For people with asthma who are age 5 years and older, the use of LAIV should be considered a precaution. Previously, LAIV was contraindicated for all people with asthma. LAIV continues to be contraindicated for children age 2 through 4 years who have asthma or who have had a medically documented or provider-described episode of wheezing within the past 12 months.
Taking influenza antiviral medications within the previous 48 hours was previously listed as a precaution to the use of LAIV; however, ACIP now lists it as a contraindication.
Be sure to consult the ACIP recommendations (pages 691-697) for complete details about influenza vaccine use including all contraindications and precautions.
If you have additional questions, be sure to check the following helpful influenza vaccine resources.
From CDC
Prevention and Control of Seasonal Influenza with Vaccines: Recommendations of the Advisory Committee on Immunization Practices (ACIP)—United States, 2014–15 Influenza Season on pages 691-697
CDC’s Influenza web section
CDC’s free resources related to influenza
From the Immunization Action Coalition
Influenza (IIV) Vaccine Information Statement (and available translations)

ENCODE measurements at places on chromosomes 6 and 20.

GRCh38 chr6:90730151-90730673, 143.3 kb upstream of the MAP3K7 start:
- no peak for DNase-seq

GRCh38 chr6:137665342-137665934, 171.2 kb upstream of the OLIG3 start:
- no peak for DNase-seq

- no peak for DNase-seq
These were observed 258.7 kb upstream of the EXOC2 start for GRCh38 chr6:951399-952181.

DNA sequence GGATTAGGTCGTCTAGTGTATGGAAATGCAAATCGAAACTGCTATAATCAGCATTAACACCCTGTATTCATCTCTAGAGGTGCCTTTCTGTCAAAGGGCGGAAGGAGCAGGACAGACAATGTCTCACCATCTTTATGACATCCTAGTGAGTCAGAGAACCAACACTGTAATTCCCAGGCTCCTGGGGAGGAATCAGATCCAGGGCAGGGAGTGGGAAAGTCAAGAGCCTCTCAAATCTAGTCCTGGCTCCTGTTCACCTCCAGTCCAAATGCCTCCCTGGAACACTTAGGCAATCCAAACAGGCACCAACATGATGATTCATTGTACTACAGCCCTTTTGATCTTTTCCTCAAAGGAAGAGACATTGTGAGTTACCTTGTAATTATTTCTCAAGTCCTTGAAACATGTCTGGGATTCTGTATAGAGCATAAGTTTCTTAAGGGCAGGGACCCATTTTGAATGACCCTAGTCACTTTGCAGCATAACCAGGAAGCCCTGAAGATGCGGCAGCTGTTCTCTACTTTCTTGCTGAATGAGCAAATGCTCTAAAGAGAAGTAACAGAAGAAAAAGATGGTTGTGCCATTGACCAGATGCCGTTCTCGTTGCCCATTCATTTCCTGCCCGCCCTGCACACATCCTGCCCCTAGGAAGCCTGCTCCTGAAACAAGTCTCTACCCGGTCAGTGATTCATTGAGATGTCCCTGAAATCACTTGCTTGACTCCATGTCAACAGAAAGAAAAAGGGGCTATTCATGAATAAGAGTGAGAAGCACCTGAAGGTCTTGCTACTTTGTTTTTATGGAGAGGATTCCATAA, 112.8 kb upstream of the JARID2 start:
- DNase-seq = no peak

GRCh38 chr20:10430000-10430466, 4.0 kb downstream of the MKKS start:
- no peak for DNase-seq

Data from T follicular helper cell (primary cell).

Influenza (LAIV) Vaccine Information Statement (and available translations)
Influenza Vaccine Products for the 2014–2015 Influenza Season
Screening Checklist for Contraindications to Inactivated Injectable Influenza Vaccination
Screening Checklist for Contraindications to Live Intranasal Attenuated Influenza Vaccination
Standing Orders for Administering Influenza Vaccine to Adults
Standing Orders for Administering Influenza Vaccines to Children and Adolescents
Guide for Determining the Number of Doses of Influenza Vaccine to give to children age 6 months through 8 years during the 2014–2015 influenza season
Influenza Vaccination of People with a History of Egg Allergy
Declination of Influenza Vaccination
Declination of Influenza Vaccination (Spanish)
From the Vaccine Education Center
Influenza: What you should know
Influenza: What you should know (Spanish)